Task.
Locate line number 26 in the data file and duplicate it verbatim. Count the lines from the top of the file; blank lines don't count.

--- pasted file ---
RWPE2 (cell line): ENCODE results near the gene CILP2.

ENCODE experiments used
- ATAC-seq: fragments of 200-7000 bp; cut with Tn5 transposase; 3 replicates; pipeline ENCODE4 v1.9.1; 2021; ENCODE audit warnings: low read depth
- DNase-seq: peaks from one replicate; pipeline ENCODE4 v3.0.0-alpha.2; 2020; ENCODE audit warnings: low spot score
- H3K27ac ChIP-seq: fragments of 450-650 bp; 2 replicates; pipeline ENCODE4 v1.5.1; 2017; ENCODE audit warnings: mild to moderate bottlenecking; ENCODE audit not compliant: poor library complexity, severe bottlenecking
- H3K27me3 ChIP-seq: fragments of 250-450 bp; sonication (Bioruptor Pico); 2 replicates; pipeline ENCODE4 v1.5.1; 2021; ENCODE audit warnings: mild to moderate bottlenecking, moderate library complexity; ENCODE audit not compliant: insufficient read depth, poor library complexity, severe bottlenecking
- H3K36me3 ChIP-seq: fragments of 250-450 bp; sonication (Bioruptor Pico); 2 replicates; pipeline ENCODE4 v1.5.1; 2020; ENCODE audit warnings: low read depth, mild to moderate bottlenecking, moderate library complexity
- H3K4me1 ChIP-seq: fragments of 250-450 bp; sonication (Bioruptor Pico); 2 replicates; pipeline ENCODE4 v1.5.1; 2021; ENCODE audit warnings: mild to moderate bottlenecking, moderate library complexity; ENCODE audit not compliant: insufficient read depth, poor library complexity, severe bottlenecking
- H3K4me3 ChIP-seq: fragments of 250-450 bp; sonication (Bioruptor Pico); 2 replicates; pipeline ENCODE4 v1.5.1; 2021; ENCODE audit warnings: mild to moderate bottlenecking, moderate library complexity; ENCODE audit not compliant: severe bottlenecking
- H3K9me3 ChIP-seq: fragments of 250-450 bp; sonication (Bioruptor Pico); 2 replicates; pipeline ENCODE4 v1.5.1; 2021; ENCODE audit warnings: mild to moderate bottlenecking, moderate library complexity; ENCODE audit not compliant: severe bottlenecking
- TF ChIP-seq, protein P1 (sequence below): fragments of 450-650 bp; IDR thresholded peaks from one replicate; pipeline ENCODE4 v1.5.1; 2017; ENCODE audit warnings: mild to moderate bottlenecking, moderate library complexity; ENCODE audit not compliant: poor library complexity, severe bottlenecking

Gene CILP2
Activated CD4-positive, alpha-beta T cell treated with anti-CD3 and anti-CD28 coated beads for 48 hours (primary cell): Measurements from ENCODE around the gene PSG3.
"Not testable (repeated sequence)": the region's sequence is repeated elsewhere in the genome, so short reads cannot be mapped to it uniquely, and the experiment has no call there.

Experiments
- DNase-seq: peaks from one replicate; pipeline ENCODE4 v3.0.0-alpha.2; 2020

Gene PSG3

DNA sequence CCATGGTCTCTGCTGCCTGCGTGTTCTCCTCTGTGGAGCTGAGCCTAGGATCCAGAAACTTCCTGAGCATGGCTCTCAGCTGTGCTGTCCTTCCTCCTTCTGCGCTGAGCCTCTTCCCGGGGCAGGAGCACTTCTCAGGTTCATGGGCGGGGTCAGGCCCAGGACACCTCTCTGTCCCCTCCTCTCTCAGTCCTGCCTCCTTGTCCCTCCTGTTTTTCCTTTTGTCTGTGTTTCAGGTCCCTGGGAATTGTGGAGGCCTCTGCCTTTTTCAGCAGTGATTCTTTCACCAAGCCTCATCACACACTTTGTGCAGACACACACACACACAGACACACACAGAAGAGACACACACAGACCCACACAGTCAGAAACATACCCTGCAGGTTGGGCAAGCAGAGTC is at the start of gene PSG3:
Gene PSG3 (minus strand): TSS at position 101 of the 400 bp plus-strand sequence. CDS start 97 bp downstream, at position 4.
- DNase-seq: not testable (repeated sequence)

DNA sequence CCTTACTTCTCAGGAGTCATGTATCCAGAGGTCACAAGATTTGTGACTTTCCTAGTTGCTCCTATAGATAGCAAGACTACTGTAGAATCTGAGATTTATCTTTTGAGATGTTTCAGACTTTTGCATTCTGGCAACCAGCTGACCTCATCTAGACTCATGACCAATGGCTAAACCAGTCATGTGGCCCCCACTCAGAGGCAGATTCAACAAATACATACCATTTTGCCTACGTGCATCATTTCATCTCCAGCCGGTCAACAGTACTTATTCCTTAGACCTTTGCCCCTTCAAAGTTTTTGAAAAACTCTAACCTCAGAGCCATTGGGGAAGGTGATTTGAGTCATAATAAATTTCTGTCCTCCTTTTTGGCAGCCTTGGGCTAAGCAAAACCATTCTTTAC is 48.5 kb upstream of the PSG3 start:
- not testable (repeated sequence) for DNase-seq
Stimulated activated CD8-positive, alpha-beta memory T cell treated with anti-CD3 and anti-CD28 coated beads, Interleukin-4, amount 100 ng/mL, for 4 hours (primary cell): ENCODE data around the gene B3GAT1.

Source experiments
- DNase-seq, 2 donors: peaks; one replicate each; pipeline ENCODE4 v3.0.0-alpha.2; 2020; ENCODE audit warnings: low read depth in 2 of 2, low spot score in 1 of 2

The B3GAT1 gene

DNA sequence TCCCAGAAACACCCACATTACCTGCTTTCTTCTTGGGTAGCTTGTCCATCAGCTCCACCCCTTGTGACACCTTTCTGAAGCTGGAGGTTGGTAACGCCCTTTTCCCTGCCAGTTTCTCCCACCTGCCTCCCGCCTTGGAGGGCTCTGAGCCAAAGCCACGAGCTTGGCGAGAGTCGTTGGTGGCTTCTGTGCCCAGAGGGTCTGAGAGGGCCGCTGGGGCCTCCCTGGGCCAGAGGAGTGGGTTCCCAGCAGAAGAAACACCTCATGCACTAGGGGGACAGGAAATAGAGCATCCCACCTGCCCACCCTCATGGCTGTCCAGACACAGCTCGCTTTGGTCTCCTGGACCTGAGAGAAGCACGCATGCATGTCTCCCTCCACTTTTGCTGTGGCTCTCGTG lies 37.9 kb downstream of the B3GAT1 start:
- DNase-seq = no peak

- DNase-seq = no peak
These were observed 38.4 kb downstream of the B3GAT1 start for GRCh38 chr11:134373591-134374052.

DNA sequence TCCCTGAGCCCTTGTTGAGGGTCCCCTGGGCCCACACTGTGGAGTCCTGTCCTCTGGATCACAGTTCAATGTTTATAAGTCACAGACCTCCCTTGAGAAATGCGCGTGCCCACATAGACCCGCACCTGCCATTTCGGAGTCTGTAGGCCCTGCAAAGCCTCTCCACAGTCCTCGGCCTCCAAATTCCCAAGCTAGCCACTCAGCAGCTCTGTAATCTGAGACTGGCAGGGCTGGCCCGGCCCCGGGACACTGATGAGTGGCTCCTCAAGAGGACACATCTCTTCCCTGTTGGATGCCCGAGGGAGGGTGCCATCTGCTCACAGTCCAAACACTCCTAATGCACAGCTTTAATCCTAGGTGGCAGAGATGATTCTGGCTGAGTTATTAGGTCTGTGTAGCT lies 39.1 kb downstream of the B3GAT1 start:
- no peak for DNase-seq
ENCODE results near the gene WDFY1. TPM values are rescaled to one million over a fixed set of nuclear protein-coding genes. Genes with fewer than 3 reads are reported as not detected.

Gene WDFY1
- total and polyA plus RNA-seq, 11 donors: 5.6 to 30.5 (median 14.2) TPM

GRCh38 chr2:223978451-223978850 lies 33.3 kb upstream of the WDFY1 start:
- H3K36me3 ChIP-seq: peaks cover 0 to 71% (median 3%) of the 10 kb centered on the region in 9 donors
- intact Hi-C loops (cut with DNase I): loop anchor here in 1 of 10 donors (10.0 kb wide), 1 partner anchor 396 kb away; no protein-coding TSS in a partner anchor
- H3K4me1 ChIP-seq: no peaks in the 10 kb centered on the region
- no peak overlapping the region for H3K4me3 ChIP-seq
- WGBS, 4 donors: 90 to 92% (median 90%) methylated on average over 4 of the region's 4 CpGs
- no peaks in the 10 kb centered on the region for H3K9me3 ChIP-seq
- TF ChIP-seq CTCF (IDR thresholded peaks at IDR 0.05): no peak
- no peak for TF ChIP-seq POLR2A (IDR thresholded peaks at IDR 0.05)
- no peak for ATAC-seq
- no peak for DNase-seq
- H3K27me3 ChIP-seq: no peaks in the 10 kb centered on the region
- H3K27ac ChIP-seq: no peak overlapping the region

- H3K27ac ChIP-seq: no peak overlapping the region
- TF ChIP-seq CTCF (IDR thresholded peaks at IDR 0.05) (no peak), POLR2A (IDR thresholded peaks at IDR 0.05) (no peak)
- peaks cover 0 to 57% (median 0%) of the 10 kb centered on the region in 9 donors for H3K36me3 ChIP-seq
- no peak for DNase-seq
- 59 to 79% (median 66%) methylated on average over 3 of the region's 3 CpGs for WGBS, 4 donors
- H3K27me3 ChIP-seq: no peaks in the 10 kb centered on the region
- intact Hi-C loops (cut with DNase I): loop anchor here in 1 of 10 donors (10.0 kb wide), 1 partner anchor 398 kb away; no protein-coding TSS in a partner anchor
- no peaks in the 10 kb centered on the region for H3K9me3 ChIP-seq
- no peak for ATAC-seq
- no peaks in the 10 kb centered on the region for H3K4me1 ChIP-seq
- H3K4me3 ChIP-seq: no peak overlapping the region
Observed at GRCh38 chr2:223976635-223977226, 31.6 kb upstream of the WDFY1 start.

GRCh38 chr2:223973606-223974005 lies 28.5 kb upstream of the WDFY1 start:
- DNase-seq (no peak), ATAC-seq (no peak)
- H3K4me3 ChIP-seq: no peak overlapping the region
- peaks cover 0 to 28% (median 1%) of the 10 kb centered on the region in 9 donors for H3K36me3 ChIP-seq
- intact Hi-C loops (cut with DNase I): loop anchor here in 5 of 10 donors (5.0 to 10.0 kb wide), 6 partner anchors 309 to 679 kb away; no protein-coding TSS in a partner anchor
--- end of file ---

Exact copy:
The B3GAT1 gene